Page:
I’ve always thought of myself as somewhat invisible; now I might add silent to that – albeit in a more positive way.
At a conference about silences today, I tried very hard to maintain my own silence, but was ultimately unsuccessful, engaging in two or three interesting conversations and even asking a question in a session. I know, right?
Essentially, however, I am a relatively silent person: I don’t thrive on small talk, I keep my own counsel (unless I feel very comfortable with you, usually after several years’ acquaintance), and I would rather store up my thoughts and ideas and present them in as polished a form as possible (if ever) rather than blurt them out at the earliest opportunity. Hence preferring to write than to talk.
I do thrive on listening, however. Interviewing a researcher for work recently, he remarked that it was very therapeutic being interviewed by me. Tending towards silence probably helps with the whole listening schtick. I also like listening to full days of conference talks – ideas are seeded and grow, develop off-shoots or die, become inspiration for my writing, whether for work or for the myriad unspoken projects I have ‘in progress’.
For example, among the silences discussed today were secrets. I have been working on a story (it was originally an idea for a play; it’s currently taking shape as a novellettina; who knows whether it will ever see the light of day) about a secret. In developing this many years ago, I decided that a secret is only a secret if, in addition to the two people who share the secret information, there is a third person who is excluded from the information. Seems obvious, but hey. But today, a speaker suggested that a secret is only really a secret when it is divulged – that is to say, the act of not sharing some information is merely not communicating it; to become a secret, the information must be shared, but only to a certain group of people. It is the sharing of privileged information that makes the secret, not the withholding of it from everyone.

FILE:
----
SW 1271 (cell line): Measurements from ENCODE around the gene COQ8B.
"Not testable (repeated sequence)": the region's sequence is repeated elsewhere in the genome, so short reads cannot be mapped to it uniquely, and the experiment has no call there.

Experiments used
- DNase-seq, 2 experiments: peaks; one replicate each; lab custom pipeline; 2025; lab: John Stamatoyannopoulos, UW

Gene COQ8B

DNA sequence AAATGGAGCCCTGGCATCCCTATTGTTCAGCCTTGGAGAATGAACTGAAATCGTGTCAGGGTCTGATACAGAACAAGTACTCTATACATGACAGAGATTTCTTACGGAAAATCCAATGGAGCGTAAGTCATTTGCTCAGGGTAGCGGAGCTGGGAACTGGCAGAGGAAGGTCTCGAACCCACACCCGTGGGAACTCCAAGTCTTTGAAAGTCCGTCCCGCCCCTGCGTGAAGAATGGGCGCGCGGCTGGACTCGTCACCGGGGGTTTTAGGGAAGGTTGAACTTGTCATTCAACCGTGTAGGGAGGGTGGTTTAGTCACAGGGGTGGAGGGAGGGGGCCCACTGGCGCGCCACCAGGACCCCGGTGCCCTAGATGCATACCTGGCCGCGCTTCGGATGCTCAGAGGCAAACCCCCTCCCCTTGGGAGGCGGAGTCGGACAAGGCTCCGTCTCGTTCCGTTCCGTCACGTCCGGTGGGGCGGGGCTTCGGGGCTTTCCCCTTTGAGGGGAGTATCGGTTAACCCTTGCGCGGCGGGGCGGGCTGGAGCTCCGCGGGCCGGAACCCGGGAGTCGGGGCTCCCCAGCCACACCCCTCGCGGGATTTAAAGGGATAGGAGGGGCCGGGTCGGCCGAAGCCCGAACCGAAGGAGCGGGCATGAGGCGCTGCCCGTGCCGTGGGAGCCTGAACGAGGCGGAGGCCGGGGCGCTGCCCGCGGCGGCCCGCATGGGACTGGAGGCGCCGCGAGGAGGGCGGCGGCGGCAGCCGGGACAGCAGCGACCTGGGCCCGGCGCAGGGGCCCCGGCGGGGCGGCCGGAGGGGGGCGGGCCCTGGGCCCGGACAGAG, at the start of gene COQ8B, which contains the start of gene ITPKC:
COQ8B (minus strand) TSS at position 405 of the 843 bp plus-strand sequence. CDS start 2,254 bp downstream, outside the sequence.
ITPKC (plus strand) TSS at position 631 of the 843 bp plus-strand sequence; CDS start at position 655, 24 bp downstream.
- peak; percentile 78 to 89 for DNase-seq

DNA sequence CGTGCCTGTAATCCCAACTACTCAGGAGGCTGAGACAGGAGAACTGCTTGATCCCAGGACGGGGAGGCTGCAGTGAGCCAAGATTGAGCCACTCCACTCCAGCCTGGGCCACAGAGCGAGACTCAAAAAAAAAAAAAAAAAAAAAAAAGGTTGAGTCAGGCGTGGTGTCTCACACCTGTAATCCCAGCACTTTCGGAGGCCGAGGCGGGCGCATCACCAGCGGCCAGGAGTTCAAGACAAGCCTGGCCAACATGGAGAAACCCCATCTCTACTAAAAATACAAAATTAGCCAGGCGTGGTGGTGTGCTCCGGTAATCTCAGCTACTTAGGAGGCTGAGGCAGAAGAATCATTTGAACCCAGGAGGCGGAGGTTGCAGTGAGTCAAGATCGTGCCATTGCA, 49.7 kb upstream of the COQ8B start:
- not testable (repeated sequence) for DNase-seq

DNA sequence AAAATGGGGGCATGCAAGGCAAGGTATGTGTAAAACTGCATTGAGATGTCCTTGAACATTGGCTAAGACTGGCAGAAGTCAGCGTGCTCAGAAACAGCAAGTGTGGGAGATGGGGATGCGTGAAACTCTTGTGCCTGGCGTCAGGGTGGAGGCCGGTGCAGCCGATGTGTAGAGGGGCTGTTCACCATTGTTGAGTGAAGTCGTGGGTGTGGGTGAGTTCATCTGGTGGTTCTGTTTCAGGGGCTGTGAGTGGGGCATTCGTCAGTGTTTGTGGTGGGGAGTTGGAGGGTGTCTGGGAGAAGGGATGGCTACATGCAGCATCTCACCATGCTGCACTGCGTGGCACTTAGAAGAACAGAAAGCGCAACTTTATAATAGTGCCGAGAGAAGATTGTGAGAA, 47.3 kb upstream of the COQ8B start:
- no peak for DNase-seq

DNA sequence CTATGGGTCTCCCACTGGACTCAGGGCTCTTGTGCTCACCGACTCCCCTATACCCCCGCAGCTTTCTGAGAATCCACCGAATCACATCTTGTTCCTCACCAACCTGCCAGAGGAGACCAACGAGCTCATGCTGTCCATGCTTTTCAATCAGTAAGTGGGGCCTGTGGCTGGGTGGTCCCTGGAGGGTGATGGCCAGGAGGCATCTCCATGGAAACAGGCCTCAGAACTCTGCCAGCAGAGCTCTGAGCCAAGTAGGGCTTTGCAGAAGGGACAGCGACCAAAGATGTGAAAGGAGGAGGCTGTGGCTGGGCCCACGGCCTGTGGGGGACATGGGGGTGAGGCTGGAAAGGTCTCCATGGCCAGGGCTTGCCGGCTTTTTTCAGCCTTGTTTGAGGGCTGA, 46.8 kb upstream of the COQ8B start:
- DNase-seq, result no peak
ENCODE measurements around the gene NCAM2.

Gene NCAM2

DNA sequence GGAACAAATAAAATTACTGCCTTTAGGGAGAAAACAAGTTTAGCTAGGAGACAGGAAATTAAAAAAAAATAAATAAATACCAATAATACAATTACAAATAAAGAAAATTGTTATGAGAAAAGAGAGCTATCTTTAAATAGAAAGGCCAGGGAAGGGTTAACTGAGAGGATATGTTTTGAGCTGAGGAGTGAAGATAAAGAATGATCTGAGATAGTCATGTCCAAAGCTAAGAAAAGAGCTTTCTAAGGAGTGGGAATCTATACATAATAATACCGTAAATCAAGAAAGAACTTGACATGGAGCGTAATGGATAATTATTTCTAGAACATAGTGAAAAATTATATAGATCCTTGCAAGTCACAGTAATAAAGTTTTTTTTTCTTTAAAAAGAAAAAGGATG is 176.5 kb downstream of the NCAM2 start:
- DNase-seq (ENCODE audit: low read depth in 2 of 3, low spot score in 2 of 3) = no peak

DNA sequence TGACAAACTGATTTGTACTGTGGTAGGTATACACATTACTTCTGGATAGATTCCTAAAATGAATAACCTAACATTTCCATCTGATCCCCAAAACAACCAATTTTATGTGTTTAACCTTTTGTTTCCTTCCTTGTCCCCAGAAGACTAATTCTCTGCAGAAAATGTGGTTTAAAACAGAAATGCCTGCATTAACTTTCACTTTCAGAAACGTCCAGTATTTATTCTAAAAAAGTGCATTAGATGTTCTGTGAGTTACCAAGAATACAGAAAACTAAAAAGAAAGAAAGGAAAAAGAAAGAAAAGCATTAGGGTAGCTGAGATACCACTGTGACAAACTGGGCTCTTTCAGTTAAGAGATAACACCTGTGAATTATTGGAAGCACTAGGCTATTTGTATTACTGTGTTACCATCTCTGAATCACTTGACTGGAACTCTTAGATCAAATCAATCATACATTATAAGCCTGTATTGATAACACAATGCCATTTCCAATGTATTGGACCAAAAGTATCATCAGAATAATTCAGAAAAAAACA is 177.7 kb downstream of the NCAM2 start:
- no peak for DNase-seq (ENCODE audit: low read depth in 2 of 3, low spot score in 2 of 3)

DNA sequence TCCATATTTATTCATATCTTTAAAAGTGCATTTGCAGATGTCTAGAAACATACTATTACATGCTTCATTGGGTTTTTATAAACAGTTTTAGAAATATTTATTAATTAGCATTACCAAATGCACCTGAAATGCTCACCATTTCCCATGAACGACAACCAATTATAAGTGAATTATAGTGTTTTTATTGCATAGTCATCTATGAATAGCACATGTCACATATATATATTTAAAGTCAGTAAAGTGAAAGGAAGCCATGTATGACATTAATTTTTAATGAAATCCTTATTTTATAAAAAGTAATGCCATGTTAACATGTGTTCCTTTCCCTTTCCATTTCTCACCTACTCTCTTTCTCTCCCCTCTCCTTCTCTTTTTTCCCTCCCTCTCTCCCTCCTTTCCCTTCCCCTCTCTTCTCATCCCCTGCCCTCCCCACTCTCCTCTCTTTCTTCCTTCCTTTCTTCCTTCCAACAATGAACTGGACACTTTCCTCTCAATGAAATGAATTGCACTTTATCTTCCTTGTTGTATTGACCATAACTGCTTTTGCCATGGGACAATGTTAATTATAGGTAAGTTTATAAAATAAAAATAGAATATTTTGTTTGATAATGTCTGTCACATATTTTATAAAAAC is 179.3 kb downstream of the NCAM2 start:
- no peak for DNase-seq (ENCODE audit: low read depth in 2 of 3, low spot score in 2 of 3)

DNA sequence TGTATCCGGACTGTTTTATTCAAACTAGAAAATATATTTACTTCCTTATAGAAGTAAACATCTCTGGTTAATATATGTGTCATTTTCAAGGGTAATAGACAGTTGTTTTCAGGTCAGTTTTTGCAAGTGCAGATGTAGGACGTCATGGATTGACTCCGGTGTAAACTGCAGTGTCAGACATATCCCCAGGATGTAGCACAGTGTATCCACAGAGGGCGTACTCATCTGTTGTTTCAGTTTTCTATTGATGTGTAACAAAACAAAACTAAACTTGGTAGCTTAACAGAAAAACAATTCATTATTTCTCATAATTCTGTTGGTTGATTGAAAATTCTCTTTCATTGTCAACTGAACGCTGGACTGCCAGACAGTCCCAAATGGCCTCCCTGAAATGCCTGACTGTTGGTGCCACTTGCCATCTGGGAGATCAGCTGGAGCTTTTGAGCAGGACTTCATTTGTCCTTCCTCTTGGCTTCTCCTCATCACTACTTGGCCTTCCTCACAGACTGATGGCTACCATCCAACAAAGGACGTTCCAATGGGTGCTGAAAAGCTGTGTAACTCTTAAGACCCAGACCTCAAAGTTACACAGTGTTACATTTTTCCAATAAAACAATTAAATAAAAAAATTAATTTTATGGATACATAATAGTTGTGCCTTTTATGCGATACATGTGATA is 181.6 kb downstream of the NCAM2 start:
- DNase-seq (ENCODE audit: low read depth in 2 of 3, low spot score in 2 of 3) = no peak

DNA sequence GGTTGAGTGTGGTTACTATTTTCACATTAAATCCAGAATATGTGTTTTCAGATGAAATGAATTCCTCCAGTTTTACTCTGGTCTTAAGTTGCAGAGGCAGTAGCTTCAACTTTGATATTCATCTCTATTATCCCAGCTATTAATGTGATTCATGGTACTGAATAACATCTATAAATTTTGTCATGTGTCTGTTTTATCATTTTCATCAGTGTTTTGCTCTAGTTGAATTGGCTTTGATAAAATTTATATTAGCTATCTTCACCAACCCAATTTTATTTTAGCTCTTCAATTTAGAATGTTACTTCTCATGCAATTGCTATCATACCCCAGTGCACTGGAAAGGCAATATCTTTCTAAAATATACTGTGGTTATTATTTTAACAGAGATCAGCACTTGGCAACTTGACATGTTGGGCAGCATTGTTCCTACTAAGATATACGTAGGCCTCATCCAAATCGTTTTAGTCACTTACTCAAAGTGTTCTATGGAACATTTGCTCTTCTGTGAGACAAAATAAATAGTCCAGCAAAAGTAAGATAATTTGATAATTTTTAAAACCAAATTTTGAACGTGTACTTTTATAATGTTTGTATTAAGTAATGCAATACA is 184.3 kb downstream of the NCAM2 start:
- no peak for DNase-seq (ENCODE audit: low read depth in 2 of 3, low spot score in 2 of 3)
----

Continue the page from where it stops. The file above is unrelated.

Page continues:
I like that kind of thing, and it’s why I find it so invigorating to every so often spend an entire day at a conference only tangentially related to what I do – it seems to be a more fruitful way of sparking inspiration than looking for it in your everyday experience.